Q: What if I am injured or have a past injury?
A: Although Tai Chi is generally safe, women who are pregnant or people with joint problems, back pain, fractures, severe osteoporosis or a hernia should consult their health care provider before trying Tai Chi. Modification or avoidance of certain postures may be recommended. Also, talk with the instructor before class to discuss your injury and limitations. We always try to offer modifications in class, but this will allow the instructor to plan or assist you during class, should you need it.
Q: What should I expect in class?
A: Your first class is typically the most challenging, regardless of what age or physical shape you are in. Even though the movements are slow and gentle, they're still new to you, your muscles are working, and it may be somewhat tiring. But don't lose heart! Most new students will tell you that they feel energized and have a great feeling of well-being after just one class. Usually by the third class, they are hooked on Tai Chi and attend regularly.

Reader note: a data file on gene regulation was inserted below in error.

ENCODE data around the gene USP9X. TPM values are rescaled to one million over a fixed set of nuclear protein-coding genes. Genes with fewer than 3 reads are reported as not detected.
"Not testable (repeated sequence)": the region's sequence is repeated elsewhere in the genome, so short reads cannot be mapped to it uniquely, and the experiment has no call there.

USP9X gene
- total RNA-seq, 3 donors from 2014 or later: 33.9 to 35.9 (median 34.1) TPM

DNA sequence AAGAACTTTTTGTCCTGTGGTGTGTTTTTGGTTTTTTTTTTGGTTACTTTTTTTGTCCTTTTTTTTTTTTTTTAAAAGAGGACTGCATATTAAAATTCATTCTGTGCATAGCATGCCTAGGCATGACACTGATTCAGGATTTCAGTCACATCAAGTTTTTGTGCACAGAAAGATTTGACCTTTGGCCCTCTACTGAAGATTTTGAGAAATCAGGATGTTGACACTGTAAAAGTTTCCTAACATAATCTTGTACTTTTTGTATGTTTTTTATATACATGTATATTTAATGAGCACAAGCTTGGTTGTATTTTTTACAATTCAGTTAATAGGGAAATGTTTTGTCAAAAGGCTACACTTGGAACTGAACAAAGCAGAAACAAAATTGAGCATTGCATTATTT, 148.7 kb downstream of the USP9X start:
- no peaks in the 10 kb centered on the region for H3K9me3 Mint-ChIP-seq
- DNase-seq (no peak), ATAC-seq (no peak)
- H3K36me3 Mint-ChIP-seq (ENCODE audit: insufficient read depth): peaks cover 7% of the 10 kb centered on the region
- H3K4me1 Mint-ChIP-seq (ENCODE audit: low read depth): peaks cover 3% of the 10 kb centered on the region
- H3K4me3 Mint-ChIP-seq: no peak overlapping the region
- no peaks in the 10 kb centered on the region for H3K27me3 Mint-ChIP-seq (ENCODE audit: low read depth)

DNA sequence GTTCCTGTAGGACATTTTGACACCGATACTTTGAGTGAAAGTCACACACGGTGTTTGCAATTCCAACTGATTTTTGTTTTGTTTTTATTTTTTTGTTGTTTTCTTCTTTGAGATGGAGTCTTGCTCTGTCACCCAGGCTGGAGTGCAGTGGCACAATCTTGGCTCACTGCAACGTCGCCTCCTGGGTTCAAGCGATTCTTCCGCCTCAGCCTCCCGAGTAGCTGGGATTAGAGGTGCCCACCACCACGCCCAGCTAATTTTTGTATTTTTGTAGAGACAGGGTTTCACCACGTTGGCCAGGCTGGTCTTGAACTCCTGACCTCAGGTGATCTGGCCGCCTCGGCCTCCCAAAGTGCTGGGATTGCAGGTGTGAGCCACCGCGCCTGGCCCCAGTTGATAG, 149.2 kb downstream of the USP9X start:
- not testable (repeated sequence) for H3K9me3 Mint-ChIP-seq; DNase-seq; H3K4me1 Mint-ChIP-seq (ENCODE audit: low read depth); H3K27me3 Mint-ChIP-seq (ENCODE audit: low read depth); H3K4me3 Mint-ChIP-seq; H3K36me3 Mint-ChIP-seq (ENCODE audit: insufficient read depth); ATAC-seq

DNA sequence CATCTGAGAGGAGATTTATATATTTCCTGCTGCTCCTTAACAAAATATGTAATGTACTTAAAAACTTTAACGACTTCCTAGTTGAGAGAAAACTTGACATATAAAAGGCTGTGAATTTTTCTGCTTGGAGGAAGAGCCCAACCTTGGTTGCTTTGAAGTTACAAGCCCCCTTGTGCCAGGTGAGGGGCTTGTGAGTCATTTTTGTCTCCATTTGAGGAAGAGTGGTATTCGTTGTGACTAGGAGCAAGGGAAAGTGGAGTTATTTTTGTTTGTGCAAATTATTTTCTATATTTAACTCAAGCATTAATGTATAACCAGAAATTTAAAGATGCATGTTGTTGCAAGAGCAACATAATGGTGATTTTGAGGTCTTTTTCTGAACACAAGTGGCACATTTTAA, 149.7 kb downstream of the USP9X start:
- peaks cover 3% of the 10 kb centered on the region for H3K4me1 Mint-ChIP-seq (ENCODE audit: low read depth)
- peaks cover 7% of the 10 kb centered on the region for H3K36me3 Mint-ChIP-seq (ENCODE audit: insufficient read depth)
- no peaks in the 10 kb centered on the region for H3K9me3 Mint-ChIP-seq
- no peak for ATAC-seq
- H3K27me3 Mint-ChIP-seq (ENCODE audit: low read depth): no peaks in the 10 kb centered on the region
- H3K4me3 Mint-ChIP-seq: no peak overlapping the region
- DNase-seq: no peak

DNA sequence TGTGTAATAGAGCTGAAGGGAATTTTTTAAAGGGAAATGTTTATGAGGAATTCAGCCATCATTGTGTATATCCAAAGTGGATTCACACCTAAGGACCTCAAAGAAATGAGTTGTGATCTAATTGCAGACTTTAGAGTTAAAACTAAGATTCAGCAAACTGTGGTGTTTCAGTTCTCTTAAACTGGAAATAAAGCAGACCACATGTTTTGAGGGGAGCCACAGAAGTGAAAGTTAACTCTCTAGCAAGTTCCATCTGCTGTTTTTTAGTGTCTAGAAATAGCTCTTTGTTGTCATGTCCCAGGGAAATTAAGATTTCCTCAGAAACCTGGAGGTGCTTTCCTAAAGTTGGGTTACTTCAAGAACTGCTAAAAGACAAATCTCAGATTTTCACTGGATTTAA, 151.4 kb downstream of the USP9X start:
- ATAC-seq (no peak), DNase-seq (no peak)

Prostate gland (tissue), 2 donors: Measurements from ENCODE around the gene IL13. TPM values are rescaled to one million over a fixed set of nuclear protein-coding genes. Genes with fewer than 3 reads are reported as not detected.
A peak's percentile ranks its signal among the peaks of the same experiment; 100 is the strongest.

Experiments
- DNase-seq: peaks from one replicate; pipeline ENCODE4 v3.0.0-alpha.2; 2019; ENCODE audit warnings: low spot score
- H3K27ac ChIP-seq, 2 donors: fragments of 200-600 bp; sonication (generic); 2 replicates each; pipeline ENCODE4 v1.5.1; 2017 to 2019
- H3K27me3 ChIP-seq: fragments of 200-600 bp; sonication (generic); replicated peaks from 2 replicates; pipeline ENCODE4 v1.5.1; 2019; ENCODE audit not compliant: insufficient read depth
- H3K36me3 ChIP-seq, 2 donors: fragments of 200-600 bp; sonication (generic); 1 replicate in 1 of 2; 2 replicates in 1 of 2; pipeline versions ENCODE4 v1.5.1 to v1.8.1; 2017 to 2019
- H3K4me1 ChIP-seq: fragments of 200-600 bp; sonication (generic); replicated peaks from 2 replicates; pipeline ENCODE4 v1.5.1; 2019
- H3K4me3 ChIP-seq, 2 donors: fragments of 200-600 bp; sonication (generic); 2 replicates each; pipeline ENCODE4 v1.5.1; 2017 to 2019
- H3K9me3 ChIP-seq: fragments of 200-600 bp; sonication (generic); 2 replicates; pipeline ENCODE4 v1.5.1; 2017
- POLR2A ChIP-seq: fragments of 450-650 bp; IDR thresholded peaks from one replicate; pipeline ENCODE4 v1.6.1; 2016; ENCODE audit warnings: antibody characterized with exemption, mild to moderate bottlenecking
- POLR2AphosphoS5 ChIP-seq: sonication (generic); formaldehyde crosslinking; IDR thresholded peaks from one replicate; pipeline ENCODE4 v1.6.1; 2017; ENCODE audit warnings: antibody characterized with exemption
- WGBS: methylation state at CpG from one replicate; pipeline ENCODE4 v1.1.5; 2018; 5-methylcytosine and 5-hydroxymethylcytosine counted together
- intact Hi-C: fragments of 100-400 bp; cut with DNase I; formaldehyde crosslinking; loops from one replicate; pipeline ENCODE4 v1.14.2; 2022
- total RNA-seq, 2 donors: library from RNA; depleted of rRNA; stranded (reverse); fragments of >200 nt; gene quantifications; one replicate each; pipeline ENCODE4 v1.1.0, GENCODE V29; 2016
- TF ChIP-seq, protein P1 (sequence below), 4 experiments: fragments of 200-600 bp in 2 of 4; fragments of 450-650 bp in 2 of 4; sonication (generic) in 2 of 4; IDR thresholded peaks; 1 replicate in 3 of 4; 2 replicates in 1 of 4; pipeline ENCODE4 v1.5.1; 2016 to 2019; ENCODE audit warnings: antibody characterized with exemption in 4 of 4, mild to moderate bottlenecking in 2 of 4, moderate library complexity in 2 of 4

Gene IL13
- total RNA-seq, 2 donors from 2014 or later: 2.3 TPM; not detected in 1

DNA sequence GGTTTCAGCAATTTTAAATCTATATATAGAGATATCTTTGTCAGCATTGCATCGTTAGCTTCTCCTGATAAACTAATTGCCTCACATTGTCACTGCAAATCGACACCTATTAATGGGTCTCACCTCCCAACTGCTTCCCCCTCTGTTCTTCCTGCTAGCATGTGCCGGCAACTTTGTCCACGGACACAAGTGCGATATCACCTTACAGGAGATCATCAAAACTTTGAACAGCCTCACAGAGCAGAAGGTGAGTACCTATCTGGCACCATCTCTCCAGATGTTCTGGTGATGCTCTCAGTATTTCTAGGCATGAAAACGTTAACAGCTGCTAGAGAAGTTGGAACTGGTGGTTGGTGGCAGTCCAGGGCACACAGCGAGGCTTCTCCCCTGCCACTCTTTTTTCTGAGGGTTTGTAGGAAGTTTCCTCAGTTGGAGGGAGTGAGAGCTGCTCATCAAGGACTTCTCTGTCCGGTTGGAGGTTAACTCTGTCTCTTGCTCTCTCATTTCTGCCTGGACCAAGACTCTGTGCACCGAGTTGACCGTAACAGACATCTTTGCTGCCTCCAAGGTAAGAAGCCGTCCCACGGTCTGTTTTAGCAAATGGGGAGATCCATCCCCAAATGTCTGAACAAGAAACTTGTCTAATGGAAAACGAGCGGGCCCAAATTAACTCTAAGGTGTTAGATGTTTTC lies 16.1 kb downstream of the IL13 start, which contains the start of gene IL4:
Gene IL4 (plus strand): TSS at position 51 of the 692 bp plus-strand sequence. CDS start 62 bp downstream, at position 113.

Q: How often should I come to class?
A: There are no set rules for how often to practice. Some students come almost every day while others come one to three times a week. The benefits of Tai Chi can be felt after only one class, so we believe that you will find the right number that works best for your body, schedule, and life.
Q: What exactly is Tai Chi and why should I try it?
A: Tai Chi has evolved into a graceful, meditative form of exercise that's now used for stress reduction and a variety of other health conditions. It promotes serenity through gentle, flowing movements performed in a slow, focused manner and accompanied by deep breathing. When performed regularly, you can benefit from decreased stress, anxiety and depression; improved mood and aerobic capacity; increased energy and stamina; greater flexibility, balance and agility; and enhanced muscle strength and definition.